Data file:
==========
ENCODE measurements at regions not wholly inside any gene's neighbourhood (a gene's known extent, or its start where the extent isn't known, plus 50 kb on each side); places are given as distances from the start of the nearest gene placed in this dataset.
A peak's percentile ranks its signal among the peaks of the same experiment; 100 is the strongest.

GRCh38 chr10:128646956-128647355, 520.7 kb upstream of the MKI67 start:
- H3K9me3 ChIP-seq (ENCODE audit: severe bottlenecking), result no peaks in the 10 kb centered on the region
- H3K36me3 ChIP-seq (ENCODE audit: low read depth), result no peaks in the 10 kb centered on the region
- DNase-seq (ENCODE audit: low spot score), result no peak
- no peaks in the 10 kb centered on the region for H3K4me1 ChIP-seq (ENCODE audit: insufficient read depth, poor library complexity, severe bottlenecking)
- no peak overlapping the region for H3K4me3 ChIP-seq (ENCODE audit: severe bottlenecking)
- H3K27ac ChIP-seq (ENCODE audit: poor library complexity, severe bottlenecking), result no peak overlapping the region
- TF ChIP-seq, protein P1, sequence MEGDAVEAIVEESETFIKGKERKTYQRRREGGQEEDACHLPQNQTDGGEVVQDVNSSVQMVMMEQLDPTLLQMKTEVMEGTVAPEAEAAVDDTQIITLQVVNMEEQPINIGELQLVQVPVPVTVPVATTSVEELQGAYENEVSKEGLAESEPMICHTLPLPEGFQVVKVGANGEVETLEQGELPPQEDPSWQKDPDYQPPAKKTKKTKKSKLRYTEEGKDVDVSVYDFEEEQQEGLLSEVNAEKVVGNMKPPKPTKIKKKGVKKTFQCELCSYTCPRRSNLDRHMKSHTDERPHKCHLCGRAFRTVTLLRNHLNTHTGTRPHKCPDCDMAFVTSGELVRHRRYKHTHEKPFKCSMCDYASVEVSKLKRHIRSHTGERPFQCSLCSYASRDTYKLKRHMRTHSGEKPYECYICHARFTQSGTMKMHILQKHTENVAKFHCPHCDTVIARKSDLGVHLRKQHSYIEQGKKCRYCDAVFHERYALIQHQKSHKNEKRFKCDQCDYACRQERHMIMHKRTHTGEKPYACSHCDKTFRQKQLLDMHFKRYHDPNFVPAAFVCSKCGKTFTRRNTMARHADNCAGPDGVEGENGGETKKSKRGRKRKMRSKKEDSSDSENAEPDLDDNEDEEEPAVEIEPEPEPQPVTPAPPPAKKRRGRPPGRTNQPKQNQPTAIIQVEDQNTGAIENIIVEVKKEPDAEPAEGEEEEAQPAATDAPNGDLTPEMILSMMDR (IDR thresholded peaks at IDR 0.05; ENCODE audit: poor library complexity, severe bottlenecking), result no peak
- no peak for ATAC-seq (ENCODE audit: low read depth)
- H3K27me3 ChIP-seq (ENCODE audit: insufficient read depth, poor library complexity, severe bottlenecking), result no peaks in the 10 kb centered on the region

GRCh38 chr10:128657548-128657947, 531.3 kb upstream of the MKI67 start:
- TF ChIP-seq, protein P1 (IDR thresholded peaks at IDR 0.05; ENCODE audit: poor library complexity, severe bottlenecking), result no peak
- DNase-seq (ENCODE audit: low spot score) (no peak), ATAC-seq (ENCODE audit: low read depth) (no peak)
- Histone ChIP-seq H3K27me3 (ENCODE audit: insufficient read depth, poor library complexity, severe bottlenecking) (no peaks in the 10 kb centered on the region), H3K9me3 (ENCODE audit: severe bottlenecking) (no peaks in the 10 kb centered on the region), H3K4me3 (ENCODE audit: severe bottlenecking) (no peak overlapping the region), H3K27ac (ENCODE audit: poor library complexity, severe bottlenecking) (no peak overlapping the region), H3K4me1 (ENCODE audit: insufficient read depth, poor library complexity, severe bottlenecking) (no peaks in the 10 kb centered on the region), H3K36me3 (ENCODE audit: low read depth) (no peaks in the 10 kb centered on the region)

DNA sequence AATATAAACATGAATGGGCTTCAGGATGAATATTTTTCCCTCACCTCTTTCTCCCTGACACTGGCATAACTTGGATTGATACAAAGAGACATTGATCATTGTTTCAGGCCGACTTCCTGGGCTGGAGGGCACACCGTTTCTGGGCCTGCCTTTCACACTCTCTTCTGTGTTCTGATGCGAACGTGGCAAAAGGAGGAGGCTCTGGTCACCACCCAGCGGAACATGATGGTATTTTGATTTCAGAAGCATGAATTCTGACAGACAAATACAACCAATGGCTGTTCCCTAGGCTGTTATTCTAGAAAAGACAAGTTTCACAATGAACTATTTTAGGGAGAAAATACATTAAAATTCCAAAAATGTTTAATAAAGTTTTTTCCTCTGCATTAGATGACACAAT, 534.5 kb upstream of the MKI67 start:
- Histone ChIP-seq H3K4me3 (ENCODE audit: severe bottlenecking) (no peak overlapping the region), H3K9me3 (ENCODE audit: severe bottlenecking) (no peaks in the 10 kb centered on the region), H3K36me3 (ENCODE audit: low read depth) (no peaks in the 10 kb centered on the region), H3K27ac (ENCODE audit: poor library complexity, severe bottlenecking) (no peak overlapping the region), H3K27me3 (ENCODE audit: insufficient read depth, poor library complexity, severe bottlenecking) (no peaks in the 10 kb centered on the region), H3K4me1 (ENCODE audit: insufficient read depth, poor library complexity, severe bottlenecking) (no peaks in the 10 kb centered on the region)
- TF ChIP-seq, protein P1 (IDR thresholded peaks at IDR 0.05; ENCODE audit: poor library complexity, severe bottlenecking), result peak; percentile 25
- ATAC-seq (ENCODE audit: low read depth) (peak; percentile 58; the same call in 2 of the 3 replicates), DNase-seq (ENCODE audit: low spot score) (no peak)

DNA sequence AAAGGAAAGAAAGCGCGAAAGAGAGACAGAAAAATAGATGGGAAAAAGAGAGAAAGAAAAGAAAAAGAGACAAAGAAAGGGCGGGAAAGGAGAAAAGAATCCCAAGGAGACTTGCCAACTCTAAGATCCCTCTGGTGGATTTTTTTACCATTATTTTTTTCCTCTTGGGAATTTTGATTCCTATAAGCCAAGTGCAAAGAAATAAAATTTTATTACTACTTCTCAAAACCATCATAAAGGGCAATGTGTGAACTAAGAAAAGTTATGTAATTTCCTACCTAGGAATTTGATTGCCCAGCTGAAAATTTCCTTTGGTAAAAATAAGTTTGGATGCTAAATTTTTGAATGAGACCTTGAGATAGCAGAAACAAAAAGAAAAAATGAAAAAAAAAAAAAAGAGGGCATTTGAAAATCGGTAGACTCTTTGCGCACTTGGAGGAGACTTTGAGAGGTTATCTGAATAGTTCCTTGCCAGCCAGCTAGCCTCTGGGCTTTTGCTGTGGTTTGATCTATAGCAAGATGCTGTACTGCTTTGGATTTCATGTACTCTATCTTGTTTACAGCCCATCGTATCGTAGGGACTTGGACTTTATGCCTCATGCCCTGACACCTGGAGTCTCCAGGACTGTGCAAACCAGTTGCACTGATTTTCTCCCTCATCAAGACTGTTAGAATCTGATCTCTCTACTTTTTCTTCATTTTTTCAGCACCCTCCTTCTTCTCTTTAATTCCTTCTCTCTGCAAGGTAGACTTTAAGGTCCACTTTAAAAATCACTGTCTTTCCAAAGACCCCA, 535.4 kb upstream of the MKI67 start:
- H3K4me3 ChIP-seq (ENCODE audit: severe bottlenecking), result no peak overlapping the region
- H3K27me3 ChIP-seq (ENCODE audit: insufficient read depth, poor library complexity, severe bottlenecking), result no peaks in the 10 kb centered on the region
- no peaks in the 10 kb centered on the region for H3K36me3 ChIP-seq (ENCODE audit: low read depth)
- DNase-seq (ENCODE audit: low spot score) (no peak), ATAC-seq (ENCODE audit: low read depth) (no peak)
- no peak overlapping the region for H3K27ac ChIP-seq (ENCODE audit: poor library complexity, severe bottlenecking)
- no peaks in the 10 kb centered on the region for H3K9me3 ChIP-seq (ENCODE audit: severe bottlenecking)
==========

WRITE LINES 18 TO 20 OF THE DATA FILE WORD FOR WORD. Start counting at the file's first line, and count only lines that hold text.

- Histone ChIP-seq H3K4me3 (ENCODE audit: severe bottlenecking) (no peak overlapping the region), H3K9me3 (ENCODE audit: severe bottlenecking) (no peaks in the 10 kb centered on the region), H3K36me3 (ENCODE audit: low read depth) (no peaks in the 10 kb centered on the region), H3K27ac (ENCODE audit: poor library complexity, severe bottlenecking) (no peak overlapping the region), H3K27me3 (ENCODE audit: insufficient read depth, poor library complexity, severe bottlenecking) (no peaks in the 10 kb centered on the region), H3K4me1 (ENCODE audit: insufficient read depth, poor library complexity, severe bottlenecking) (no peaks in the 10 kb centered on the region)
- TF ChIP-seq, protein P1 (IDR thresholded peaks at IDR 0.05; ENCODE audit: poor library complexity, severe bottlenecking), result peak; percentile 25
- ATAC-seq (ENCODE audit: low read depth) (peak; percentile 58; the same call in 2 of the 3 replicates), DNase-seq (ENCODE audit: low spot score) (no peak)